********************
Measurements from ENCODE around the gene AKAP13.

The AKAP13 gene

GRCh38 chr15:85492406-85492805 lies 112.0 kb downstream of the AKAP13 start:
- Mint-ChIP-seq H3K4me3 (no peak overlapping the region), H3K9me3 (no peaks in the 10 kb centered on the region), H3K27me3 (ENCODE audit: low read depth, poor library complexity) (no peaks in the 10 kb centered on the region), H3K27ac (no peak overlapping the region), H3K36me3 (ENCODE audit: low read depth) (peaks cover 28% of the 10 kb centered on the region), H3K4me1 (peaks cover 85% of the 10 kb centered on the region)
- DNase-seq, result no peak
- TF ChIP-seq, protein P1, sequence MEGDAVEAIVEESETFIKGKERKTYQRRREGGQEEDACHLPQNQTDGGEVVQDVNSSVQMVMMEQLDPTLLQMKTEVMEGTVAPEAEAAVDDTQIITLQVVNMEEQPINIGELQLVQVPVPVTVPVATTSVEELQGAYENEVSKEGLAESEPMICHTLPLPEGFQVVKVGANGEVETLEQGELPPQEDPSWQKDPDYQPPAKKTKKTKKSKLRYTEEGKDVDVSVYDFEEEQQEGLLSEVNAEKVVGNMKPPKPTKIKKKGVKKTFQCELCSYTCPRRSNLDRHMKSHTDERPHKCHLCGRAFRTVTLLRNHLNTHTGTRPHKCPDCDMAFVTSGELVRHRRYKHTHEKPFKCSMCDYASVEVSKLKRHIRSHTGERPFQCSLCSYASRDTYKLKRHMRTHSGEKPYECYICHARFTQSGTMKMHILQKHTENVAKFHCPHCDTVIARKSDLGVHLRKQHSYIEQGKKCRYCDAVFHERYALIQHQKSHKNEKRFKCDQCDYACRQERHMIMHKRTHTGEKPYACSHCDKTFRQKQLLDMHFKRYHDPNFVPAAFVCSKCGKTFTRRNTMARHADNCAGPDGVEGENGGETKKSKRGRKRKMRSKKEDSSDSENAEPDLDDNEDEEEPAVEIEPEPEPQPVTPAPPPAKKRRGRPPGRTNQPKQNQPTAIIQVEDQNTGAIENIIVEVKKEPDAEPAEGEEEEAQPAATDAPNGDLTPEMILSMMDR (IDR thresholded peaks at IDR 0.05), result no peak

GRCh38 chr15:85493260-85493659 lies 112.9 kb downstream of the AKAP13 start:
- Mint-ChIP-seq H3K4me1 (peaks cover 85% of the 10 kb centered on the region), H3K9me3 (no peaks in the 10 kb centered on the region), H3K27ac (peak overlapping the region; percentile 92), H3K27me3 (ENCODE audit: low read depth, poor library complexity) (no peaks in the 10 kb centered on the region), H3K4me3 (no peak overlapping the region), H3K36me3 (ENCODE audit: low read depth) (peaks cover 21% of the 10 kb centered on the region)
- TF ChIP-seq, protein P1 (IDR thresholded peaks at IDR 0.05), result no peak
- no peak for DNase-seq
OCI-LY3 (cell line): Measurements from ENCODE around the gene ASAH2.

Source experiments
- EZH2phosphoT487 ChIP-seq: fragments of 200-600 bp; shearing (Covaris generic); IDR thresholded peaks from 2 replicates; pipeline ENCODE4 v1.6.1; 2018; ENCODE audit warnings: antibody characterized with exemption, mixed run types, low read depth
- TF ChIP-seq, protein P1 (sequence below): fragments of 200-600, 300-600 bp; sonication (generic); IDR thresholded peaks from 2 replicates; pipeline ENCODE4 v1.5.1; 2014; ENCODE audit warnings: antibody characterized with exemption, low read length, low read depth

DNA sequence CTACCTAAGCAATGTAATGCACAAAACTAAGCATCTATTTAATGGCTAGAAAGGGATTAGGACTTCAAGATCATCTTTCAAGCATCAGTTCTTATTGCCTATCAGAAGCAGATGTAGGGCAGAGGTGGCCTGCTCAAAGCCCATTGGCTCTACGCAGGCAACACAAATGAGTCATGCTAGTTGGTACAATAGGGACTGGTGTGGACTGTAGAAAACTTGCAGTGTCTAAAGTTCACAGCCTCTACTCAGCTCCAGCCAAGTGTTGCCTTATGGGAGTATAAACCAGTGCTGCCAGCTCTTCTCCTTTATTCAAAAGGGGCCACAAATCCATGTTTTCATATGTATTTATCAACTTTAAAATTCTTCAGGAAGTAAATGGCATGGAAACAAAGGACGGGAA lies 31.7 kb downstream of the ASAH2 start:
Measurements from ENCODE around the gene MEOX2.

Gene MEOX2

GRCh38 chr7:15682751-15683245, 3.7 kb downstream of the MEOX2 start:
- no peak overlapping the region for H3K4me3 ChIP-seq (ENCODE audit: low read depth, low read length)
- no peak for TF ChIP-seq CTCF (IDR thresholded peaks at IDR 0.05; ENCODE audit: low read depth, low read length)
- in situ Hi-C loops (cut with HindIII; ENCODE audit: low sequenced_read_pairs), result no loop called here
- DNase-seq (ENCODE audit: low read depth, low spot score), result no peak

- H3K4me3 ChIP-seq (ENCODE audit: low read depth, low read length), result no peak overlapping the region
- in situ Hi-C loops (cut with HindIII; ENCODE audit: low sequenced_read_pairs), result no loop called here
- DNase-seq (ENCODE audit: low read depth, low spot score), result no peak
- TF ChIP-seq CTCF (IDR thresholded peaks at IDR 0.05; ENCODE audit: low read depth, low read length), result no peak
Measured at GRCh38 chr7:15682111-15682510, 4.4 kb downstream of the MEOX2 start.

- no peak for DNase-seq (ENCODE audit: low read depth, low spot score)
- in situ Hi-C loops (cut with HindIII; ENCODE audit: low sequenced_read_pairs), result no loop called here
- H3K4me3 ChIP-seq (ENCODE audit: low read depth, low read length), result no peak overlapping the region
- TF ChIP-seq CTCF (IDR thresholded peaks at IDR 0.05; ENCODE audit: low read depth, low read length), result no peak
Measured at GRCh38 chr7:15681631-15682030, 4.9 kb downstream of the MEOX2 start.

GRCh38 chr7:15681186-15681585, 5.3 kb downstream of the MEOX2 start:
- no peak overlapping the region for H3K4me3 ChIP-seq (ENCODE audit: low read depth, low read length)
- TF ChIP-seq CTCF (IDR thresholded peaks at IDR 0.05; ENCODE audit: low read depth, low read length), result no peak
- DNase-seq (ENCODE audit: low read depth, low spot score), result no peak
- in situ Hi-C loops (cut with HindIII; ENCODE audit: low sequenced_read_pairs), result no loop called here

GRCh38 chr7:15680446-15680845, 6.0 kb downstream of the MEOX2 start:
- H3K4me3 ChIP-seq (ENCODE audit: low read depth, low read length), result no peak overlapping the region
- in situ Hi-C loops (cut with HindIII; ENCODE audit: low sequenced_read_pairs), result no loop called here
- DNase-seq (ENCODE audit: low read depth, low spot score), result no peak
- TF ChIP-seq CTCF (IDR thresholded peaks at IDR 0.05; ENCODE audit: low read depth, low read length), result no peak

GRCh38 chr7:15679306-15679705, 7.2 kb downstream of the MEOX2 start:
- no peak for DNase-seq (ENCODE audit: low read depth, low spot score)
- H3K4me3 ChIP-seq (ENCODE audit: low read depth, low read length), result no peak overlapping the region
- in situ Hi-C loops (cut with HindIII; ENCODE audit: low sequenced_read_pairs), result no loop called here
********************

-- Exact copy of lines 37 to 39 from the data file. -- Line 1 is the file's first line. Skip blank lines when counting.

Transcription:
- in situ Hi-C loops (cut with HindIII; ENCODE audit: low sequenced_read_pairs), result no loop called here

GRCh38 chr7:15680446-15680845, 6.0 kb downstream of the MEOX2 start:
- H3K4me3 ChIP-seq (ENCODE audit: low read depth, low read length), result no peak overlapping the region